An Indian Curry

This is such an easy curry to make and so satisfying. This particular recipe serves 2.

Ingredients:

  1. 1 tbsp. sesame oil
  2. 1/2 cup onion, chopped
  3. 1 large clove garlic
  4. 1 small jalapeno pepper, chopped
  5. 1 1/2 cups coconut milk
  6. 1/2 cup vegetable broth
  7. 2 carrots, chopped
  8. 1/2 cup broccoli, chopped
  9. 1 cup mushrooms, chopped
  10. 1 tsp curry powder
  11. 1/2 tsp. red pepper flakes

Directions:

In a large stockpot, heat sesame oil over medium heat and saute onion, garlic and jalapeno for 5 minutes or so. Next, add the coconut milk, vegetable broth, and  carrots. Bring to a boil. Reduce heat to a simmer and add broccoli, mushrooms, curry powder and red pepper flakes. Let cook for 10 minutes. Serve alone or over brown basmati rice.

Bon appetit!

an Indian curry

Tropical Carrot-Leek Soup

This soup is so yummy, I am keeping it on the list of reliable dishes. It’s casual enough for a week night but can be dressed up for a dinner party. It goes like this:

Ingredients:

  1. 2 cups vegetable broth
  2. 1-1 1/2 cups coconut milk
  3. 2 cups leeks, thinly sliced
  4. 1-2 tsp. fresh ginger root, peeled and minced 
  5. 1 clove garlic, minced
  6. 1 tbsp. Thai red curry paste
  7. 2 cups carrots, chopped into 1/2-inch rounds
  8. fresh herbs for garnish (I used cilantro, basil and chives)
  9. handful of raw cashews (optional)

Directions:

In a medium saucepan, bring broth, coconut milk, leeks, ginger, garlic and carrots to a boil. Cover and reduce heat to low. Let simmer for 20 minutes. Stir in Thai red curry paste and continue cooking for 5 minutes. Remove from heat and let cool slightly. Transfer in batches to a blender and blend until soup is smooth and creamy. Serve in your favorite bowls and garnish with fresh herbs and raw cashews.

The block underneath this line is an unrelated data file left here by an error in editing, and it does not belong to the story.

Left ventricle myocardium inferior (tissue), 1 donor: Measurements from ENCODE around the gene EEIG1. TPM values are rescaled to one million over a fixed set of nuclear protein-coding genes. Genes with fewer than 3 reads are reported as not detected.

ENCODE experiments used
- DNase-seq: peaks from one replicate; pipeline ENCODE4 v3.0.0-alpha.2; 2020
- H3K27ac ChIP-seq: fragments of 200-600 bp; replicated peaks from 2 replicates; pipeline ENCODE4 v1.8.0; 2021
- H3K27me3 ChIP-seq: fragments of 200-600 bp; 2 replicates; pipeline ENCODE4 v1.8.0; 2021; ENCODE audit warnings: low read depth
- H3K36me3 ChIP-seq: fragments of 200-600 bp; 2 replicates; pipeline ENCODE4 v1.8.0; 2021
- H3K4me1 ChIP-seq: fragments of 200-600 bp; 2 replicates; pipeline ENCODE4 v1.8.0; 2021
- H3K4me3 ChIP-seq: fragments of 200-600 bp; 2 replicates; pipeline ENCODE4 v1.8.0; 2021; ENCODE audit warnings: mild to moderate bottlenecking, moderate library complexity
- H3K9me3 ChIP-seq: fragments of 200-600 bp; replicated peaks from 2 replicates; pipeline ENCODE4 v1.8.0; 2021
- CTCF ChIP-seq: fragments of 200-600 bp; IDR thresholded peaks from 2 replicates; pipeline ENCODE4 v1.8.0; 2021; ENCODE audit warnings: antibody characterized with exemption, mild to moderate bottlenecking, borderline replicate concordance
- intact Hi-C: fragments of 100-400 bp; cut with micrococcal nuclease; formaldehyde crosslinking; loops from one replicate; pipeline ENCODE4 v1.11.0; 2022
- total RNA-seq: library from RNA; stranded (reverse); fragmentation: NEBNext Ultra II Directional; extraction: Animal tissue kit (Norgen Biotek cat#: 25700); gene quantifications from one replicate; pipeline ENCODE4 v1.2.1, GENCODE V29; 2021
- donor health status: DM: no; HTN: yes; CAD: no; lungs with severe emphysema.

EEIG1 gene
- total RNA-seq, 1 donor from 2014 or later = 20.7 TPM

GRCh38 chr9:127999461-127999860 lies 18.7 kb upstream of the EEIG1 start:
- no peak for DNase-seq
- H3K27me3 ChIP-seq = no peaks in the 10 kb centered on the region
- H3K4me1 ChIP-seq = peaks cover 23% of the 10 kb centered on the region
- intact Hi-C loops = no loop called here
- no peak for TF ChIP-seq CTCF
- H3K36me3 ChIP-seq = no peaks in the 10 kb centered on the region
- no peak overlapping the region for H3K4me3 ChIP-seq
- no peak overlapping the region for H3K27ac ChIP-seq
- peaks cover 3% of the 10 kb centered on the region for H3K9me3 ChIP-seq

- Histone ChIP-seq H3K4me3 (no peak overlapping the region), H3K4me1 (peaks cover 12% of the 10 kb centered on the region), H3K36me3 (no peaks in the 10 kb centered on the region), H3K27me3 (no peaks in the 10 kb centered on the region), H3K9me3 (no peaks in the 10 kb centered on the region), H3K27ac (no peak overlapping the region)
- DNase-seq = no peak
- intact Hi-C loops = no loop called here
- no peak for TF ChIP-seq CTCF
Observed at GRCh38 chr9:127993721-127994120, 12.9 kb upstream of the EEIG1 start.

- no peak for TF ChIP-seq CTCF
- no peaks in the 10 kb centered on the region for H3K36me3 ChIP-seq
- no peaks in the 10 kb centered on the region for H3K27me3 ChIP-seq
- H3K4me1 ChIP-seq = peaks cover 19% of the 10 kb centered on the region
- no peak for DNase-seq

tropical carrot-leek soup

More reasons to eat your carrots

Eat carrots for your digestive system: people who eat raw carrots at least once a week have half the risk of developing stomach cancer as those who rarely eat them.  Similarly, people with a high intake of carrots are 56 % less likely to get pancreatic cancer.  Carrots also protect against colo-rectal cancer.

 Eat carrots for your respiratory tract: many studies show that eating carrots regularly confers significant protection against cancers of the lung, pharynx, larynx, and mouth. 

Eat carrots for the female reproductive system: studies show that high carrot consumption protects against breast cancer; in one, it was found that eating carrots just twice a week halved a woman’s risk of breast cancer, compared to women who never eat them.  Other research links carrots with a reduced likelihood of ovarian cancer. 

 Eat carrots for your skin: Italian researchers have discovered that a diet which includes plenty of carrots (along with cruciferous and leafy green vegetables) halves the risk of melanoma.  This result builds on Australian research, which found a correlation between eating carrots and a reduction in developing skin cancer.

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